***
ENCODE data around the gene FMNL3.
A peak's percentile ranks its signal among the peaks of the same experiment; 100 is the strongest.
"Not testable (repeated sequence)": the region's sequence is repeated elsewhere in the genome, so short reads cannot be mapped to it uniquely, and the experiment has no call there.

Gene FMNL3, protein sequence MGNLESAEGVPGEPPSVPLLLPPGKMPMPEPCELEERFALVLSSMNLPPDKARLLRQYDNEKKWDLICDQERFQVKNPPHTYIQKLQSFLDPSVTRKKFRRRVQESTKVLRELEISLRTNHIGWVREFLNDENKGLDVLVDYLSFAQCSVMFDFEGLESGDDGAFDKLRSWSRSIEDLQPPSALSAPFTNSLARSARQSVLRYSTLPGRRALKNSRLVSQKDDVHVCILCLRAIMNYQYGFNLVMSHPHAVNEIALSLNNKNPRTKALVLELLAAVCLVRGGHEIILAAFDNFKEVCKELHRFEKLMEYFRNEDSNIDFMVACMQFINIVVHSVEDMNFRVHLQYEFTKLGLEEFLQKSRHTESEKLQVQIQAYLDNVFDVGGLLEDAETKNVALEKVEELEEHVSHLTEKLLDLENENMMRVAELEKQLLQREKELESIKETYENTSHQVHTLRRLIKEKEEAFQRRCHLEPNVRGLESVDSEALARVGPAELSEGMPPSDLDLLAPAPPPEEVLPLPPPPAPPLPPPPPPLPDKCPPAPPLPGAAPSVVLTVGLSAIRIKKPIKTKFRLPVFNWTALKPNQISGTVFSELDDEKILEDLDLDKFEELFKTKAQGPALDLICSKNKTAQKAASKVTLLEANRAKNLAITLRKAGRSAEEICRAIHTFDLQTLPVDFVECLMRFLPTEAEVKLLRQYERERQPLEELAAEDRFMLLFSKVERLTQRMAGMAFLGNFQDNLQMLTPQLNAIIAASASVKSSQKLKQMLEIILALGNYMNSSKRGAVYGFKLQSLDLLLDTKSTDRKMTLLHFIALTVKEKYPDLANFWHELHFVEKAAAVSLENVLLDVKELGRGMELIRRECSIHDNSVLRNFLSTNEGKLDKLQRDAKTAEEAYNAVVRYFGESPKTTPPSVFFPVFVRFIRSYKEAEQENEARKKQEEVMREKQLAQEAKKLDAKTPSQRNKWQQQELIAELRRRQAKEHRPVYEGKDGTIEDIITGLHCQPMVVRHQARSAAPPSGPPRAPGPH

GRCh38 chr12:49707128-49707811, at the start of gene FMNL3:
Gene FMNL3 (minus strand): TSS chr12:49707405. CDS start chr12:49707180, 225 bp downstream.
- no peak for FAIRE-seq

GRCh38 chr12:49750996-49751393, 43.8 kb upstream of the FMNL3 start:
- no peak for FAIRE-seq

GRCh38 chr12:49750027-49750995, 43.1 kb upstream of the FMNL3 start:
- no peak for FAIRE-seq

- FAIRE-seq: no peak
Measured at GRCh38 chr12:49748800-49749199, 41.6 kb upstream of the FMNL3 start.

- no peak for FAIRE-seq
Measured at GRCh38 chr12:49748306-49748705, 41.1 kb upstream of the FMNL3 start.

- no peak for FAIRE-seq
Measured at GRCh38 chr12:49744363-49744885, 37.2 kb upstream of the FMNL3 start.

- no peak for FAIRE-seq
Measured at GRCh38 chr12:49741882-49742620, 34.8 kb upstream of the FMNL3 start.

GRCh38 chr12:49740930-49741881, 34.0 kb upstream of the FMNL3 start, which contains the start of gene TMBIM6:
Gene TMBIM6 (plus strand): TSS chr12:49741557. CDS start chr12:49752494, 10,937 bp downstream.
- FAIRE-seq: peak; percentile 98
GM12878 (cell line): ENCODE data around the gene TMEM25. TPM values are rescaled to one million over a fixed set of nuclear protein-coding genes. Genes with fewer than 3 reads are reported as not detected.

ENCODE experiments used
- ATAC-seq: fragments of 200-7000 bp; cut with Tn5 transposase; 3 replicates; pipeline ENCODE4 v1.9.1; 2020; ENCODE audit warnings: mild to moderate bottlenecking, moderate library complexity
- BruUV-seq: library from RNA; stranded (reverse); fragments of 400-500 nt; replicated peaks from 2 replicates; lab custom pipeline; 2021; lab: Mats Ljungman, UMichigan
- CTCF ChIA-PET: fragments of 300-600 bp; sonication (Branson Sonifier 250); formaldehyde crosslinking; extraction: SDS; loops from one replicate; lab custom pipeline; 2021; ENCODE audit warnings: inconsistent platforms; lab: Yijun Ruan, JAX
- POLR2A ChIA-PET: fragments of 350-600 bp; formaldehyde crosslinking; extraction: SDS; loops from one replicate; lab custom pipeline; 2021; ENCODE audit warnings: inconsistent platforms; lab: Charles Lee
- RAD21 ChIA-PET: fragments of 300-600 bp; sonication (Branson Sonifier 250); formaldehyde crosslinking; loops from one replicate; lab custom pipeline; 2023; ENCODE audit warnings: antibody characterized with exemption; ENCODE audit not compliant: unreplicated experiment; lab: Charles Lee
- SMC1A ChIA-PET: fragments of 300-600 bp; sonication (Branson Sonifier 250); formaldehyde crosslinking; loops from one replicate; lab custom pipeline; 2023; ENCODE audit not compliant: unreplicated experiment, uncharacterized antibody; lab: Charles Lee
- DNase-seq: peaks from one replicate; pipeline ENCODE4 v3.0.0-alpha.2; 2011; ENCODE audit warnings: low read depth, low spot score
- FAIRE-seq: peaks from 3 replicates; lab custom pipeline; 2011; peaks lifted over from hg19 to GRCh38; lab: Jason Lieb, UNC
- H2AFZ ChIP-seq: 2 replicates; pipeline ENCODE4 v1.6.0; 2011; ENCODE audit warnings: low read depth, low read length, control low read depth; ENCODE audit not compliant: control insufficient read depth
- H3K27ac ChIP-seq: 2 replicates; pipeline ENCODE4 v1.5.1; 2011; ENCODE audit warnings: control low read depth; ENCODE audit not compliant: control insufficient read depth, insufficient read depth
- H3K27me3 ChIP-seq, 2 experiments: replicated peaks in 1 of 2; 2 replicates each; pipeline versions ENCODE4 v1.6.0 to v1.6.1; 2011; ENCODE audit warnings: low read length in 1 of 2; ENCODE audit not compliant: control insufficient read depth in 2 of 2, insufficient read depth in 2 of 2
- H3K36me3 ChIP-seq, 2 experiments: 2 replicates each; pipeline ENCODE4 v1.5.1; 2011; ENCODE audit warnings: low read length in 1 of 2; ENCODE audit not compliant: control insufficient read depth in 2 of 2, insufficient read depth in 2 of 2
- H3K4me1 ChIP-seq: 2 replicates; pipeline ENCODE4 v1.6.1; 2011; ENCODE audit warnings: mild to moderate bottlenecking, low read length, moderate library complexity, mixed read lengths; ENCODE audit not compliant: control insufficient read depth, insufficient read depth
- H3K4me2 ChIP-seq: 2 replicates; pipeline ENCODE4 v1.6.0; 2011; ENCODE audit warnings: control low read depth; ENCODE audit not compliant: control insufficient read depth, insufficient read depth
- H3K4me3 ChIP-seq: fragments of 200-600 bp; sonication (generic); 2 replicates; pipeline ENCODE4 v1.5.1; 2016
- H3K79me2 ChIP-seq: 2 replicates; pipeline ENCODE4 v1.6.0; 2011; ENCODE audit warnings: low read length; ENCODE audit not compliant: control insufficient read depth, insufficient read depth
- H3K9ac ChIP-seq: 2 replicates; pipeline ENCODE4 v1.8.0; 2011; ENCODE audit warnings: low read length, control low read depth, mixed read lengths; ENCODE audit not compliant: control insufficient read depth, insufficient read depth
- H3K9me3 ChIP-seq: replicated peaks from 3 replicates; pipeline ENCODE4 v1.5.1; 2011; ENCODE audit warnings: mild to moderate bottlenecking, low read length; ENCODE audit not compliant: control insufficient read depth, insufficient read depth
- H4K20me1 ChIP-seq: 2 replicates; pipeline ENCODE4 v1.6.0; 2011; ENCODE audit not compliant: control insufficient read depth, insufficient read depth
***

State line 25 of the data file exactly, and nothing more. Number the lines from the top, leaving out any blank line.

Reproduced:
- ATAC-seq: fragments of 200-7000 bp; cut with Tn5 transposase; 3 replicates; pipeline ENCODE4 v1.9.1; 2020; ENCODE audit warnings: mild to moderate bottlenecking, moderate library complexity